NEW DELHI: Was 2018 the deadliest year in Kashmir in recent times when it comes to civilian killings? It seems so, going by the annual human rights review report released by the Jammu and Kashmir Coalition of Civil Society, JKCCS. The report has revealed startling figures of civilian killings and human rights violations in Kashmir – making 2018 the deadliest year in the last decade. The figures contradict those presented by the Director General of Police, Dilbagh Singh.
As per the figures released by JKCCS, a total of 160 civilians were killed in incidents of violence in 2018 in the Valley. Among those killed were 18 women and 31 children – the highest in the last decade – including an eight-month-old baby, Nitin Kumar, who was killed in cross-border firing in Pallanwala. According to the report, a total of 586 people were killed in 2018 in Kashmir. Among 586 people killed in Jammu and Kashmir, 160 are civilians, 267 are combative and 159 are members of Indian armed forces and Jammu and Kashmir police, the report added.
Meanwhile, in contrast, government figures show a decline in killings. In reply to a written question in Rajya Sabha on Jan. 2, Minister of State for Home Affairs, Hansraj Ahir, said, “Altogether 140 terrorists were killed by security forces in Jammu and Kashmir between June and December 2018 during which 426 stone pelting incidents were also reported in the state.” However, these figures have allegedly created more distrust among people in Kashmir who think that “government is hiding the human rights violations in the valley”, say human rights activists.
According to the JKCCS report, most civilian deaths were reported from South Kashmir, the region which saw sustained violence in 2018. Almost 85 civilian killings were recorded from four districts of South Kashmir – Kulgam, Anantnag, Pulwama and Shopian. North Kashmir recorded 24 civilian killings, while Central Kashmir witnessed killings of 13 civilians. Near 180 instances of the internet, the blockade was recorded in 2018. The report also documented surging cordon and search operations in the valley.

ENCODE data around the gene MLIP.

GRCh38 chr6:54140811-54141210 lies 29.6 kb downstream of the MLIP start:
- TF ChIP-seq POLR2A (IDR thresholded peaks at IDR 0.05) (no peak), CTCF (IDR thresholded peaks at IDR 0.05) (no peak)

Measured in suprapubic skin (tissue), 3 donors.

In 2018, at least 275 Cordon and Search Operations, CASOs, were conducted across Jammu and Kashmir, which resulted in the killing of 267 combative, the report said. According to data compiled by Association of Parents of Disappeared Persons and JKCCS, at least 143 encounters took place between Indian armed forces and combative following CASOs. In 2018, at least 120 cases of damage to civilian houses were reported in Jammu and Kashmir in which 31 houses were completely burnt while 94 were partially damaged, the report said.
The report also talked about the decade-high suicides among security forces, as “20 armed force personnel claimed their lives” – the highest in the past 10 years. 2018 also saw an uptick in the usage of force and pellets at protestors. “In 2018, 191 incidents of excessive use of force were recorded. Firing on protestors, use of pellet shotguns, beatings and physical assaults by Indian armed forces have been routinely reported. According to a newspaper report, from May 1 to 9, around 115 people were admitted in Shri Maharaja Hari Singh Hospital (SMHS) for pellet and bullet injuries. Out of these, 74 had received pellets, with 60 among them having injuries in their eyes. According to a surgeon treating the injured at the hospital, government forces had been firing bullets on the chest, neck, head, and abdomen, which showed their intention to kill,” the JKCCS report said.
The year also saw the youngest pellet victim, 19-month old, Hiba. A pellet had hit her right eye and was later removed by doctors, yet the chances that she might lose her eyesight in the affected eye are high.
The report also underlined the less-acknowledged instance of vandalism. In 2018, at least 120 cases of damage to civilian houses were reported in Jammu and Kashmir in which 31 houses were completely burnt while 94 were partially damaged. “ The burning and destruction of civilian properties is not just a form of collective punishment against the local population but an act which renders scores of families homeless,” the report said.
The report also documented the curb on the freedom of the press by including the case of jailed journalist Aasif Sultan and Delhi-based journalist Zulkarnain Banday. “Recently a Kashmiri journalist based in New Delhi, Zulkarnain Banday was informally summoned by Jammu and Kashmir Police to visit Srinagar for meeting them. He was detained for a few days at Joint Interrogation Centre at Humhama Srinagar during which he was repeatedly questioned and harassed for his online views”, the report noted.
Sagrika Kissu / News Click